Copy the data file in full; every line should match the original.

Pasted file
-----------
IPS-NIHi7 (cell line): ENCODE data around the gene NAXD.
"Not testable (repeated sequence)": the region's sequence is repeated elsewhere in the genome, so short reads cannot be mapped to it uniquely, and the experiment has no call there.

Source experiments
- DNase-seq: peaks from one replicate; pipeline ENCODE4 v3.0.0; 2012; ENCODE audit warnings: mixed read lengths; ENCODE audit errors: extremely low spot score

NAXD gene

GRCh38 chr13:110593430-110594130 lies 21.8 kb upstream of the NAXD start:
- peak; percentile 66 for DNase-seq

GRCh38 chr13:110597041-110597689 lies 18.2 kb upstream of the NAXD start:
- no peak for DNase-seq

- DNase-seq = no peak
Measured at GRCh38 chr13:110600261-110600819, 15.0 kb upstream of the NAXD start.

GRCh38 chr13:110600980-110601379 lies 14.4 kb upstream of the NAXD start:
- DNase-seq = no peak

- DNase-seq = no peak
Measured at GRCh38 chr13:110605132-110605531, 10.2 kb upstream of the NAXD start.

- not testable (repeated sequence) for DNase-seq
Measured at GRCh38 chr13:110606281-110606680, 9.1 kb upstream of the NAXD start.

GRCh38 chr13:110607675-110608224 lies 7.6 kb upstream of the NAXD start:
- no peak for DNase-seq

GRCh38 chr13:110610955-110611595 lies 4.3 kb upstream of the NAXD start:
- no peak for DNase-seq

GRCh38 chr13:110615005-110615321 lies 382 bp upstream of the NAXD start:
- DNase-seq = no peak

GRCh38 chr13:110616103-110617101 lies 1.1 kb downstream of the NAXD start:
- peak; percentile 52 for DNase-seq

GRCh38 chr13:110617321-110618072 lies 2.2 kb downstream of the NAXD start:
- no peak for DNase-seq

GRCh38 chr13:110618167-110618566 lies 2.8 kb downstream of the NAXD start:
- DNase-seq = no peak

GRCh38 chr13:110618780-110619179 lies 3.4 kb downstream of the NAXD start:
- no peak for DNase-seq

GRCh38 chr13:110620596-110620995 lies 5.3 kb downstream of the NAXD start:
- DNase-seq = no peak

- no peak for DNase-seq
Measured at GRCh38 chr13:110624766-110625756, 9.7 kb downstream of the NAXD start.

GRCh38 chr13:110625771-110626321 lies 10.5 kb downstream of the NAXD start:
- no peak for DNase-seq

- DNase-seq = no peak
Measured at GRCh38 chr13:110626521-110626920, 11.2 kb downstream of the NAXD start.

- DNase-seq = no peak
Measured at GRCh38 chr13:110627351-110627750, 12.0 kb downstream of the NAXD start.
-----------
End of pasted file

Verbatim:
IPS-NIHi7 (cell line): ENCODE data around the gene NAXD.
"Not testable (repeated sequence)": the region's sequence is repeated elsewhere in the genome, so short reads cannot be mapped to it uniquely, and the experiment has no call there.

Source experiments
- DNase-seq: peaks from one replicate; pipeline ENCODE4 v3.0.0; 2012; ENCODE audit warnings: mixed read lengths; ENCODE audit errors: extremely low spot score

NAXD gene

GRCh38 chr13:110593430-110594130 lies 21.8 kb upstream of the NAXD start:
- peak; percentile 66 for DNase-seq

GRCh38 chr13:110597041-110597689 lies 18.2 kb upstream of the NAXD start:
- no peak for DNase-seq

- DNase-seq = no peak
Measured at GRCh38 chr13:110600261-110600819, 15.0 kb upstream of the NAXD start.

GRCh38 chr13:110600980-110601379 lies 14.4 kb upstream of the NAXD start:
- DNase-seq = no peak

- DNase-seq = no peak
Measured at GRCh38 chr13:110605132-110605531, 10.2 kb upstream of the NAXD start.

- not testable (repeated sequence) for DNase-seq
Measured at GRCh38 chr13:110606281-110606680, 9.1 kb upstream of the NAXD start.

GRCh38 chr13:110607675-110608224 lies 7.6 kb upstream of the NAXD start:
- no peak for DNase-seq

GRCh38 chr13:110610955-110611595 lies 4.3 kb upstream of the NAXD start:
- no peak for DNase-seq

GRCh38 chr13:110615005-110615321 lies 382 bp upstream of the NAXD start:
- DNase-seq = no peak

GRCh38 chr13:110616103-110617101 lies 1.1 kb downstream of the NAXD start:
- peak; percentile 52 for DNase-seq

GRCh38 chr13:110617321-110618072 lies 2.2 kb downstream of the NAXD start:
- no peak for DNase-seq

GRCh38 chr13:110618167-110618566 lies 2.8 kb downstream of the NAXD start:
- DNase-seq = no peak

GRCh38 chr13:110618780-110619179 lies 3.4 kb downstream of the NAXD start:
- no peak for DNase-seq

GRCh38 chr13:110620596-110620995 lies 5.3 kb downstream of the NAXD start:
- DNase-seq = no peak

- no peak for DNase-seq
Measured at GRCh38 chr13:110624766-110625756, 9.7 kb downstream of the NAXD start.

GRCh38 chr13:110625771-110626321 lies 10.5 kb downstream of the NAXD start:
- no peak for DNase-seq

- DNase-seq = no peak
Measured at GRCh38 chr13:110626521-110626920, 11.2 kb downstream of the NAXD start.

- DNase-seq = no peak
Measured at GRCh38 chr13:110627351-110627750, 12.0 kb downstream of the NAXD start.